Detection of computer generated papers in scientific literature

Abstract : Meaningless computer generated scientific texts can be used in several ways. For example, they have allowed Ike Antkare to become one of the most highly cited scientists of the modern world. Such fake publications are also appearing in real scientific conferences and, as a result, in the bibliographic services (Scopus, ISI-Web of Knowledge, Google Scholar,...). Recently, more than 120 papers have been withdrawn from subscription databases of two high-profile publishers, IEEE and Springer, because they were computer generated thanks to the SCIgen software. This software, based on a Probabilistic Context Free Grammar (PCFG), was designed to randomly generate computer science research papers. Together with PCFG, Markov Chains (MC) are the mains ways to generated Meaningless texts. This paper presents the mains characteristic of texts generated by PCFG and MC. For the time being, PCFG generators are quite easy to spot by an automatic way, using intertextual distance combined with automatic clustering, because these generators are behaving like authors with specifics features such as a very low vocabulary richness and unusual sentence structures. This shows that quantitative tools are effective to characterize originality (or banality) of authors' language.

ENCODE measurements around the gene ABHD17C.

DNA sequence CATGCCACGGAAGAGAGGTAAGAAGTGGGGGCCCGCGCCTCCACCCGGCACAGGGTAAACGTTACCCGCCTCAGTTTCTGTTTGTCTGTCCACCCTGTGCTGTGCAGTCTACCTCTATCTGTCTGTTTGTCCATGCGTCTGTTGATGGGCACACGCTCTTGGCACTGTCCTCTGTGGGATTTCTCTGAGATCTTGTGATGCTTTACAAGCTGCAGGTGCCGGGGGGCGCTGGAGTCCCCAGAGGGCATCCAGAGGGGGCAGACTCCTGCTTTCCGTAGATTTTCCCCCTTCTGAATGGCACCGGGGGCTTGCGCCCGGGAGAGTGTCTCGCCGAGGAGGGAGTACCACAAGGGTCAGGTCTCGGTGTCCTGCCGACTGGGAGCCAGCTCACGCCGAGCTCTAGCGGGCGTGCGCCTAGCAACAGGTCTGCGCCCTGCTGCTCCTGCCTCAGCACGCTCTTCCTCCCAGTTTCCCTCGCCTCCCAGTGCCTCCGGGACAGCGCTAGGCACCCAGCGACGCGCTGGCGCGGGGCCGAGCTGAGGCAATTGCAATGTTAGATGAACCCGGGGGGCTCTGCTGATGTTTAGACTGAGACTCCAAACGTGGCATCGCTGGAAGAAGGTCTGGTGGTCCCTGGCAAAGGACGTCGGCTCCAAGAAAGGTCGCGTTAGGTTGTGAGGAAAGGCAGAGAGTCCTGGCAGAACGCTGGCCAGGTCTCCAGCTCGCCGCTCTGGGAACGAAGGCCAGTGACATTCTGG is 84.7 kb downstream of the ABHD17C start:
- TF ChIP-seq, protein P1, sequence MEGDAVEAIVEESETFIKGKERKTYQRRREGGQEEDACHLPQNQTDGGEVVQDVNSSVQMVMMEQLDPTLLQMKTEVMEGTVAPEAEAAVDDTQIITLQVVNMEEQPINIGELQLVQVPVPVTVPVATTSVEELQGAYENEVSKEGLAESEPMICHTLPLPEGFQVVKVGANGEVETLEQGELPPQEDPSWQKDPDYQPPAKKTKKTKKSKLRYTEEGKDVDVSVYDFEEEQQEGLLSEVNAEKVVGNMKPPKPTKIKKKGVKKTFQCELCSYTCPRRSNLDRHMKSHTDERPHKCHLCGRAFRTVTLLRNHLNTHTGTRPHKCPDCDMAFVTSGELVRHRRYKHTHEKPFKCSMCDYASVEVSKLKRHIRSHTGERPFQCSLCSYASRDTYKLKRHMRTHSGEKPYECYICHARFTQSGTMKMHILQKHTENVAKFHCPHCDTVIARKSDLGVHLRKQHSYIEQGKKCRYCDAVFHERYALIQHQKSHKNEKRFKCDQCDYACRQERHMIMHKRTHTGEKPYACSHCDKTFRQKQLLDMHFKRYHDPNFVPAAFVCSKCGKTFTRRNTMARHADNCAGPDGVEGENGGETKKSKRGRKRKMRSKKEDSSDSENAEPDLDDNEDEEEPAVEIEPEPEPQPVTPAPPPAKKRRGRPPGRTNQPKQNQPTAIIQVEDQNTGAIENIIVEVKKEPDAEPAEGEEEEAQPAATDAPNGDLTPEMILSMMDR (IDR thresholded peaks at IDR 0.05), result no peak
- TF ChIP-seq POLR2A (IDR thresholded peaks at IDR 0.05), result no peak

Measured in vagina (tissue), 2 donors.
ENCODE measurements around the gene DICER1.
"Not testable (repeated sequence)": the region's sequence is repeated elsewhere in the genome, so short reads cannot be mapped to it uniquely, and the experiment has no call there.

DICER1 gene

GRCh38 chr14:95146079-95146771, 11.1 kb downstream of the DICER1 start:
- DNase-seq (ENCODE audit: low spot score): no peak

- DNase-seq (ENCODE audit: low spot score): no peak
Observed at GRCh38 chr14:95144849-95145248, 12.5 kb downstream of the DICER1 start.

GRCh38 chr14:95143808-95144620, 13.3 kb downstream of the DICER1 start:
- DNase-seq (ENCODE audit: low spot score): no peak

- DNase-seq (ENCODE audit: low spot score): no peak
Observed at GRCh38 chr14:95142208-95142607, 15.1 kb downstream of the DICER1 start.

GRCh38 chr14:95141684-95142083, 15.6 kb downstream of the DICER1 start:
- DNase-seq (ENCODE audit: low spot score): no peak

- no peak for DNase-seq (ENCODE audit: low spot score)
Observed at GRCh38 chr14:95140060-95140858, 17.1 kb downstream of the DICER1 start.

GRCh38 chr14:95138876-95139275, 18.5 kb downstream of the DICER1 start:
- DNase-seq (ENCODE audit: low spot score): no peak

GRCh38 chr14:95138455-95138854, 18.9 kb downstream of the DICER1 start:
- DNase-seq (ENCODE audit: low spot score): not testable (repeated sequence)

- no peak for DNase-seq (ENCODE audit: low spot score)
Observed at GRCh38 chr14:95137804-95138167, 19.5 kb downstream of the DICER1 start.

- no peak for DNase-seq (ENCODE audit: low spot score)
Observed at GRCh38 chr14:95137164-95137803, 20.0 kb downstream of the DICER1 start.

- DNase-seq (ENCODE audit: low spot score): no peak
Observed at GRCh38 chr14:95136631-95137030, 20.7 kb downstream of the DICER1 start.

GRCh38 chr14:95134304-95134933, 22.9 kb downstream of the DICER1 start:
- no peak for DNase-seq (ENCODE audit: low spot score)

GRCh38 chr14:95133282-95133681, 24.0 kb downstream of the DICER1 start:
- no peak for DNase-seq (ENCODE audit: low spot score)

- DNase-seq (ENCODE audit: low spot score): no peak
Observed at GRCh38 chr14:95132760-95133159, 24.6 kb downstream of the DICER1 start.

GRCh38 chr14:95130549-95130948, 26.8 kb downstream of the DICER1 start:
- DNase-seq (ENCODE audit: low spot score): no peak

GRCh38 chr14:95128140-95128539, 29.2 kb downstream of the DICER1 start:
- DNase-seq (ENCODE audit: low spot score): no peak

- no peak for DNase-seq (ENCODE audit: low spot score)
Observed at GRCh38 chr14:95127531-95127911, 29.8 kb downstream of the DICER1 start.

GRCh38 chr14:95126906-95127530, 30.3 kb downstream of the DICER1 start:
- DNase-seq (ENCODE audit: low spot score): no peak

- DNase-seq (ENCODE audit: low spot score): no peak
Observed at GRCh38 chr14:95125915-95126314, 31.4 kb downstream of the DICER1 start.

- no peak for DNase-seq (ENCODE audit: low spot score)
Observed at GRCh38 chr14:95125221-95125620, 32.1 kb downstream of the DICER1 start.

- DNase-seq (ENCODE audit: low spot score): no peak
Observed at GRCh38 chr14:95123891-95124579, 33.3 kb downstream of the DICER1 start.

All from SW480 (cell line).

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Submitted on : Tuesday, March 24, 2015 - 8:44:30 AM
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Cyril Labbé, Dominique Labbé, François Portet. Detection of computer generated papers in scientific literature. Mirko Degli Esposti; Eduardo G. Altmann; François Pachet. Creativity and Universality in Language, 2016. ⟨hal-01134598⟩



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